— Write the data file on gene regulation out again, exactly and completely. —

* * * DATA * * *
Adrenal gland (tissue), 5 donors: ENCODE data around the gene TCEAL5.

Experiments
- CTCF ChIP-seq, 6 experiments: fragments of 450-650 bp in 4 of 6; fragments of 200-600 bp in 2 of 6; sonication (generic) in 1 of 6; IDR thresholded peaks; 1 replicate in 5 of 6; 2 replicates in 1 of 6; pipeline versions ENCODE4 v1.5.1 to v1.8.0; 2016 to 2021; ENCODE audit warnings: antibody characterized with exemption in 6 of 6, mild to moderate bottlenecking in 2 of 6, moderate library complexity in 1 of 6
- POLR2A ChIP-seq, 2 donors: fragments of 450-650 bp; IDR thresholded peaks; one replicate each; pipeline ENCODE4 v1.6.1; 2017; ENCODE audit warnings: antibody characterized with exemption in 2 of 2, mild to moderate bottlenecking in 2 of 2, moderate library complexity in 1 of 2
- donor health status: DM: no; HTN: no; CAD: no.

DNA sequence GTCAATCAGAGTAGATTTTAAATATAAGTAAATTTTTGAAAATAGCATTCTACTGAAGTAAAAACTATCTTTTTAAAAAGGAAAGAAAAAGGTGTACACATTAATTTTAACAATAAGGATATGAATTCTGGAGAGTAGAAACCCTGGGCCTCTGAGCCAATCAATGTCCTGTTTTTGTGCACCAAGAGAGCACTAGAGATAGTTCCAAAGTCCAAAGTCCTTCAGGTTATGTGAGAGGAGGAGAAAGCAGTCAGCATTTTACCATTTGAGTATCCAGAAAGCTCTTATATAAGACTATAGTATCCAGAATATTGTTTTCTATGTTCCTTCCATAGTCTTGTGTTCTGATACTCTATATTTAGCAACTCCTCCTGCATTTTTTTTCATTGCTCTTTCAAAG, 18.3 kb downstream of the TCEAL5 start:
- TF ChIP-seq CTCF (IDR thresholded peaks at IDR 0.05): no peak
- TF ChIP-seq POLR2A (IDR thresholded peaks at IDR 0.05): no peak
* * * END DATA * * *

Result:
Adrenal gland (tissue), 5 donors: ENCODE data around the gene TCEAL5.

Experiments
- CTCF ChIP-seq, 6 experiments: fragments of 450-650 bp in 4 of 6; fragments of 200-600 bp in 2 of 6; sonication (generic) in 1 of 6; IDR thresholded peaks; 1 replicate in 5 of 6; 2 replicates in 1 of 6; pipeline versions ENCODE4 v1.5.1 to v1.8.0; 2016 to 2021; ENCODE audit warnings: antibody characterized with exemption in 6 of 6, mild to moderate bottlenecking in 2 of 6, moderate library complexity in 1 of 6
- POLR2A ChIP-seq, 2 donors: fragments of 450-650 bp; IDR thresholded peaks; one replicate each; pipeline ENCODE4 v1.6.1; 2017; ENCODE audit warnings: antibody characterized with exemption in 2 of 2, mild to moderate bottlenecking in 2 of 2, moderate library complexity in 1 of 2
- donor health status: DM: no; HTN: no; CAD: no.

DNA sequence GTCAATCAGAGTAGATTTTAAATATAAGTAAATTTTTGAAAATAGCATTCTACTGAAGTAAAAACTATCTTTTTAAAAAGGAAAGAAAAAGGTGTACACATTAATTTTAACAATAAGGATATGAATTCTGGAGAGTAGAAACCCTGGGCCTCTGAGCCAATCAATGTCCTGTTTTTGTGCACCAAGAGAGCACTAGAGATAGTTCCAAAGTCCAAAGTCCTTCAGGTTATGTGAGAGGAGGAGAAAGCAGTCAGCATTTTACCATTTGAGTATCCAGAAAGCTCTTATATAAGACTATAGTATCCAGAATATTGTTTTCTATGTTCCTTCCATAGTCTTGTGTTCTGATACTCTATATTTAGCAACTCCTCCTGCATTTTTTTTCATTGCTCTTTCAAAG, 18.3 kb downstream of the TCEAL5 start:
- TF ChIP-seq CTCF (IDR thresholded peaks at IDR 0.05): no peak
- TF ChIP-seq POLR2A (IDR thresholded peaks at IDR 0.05): no peak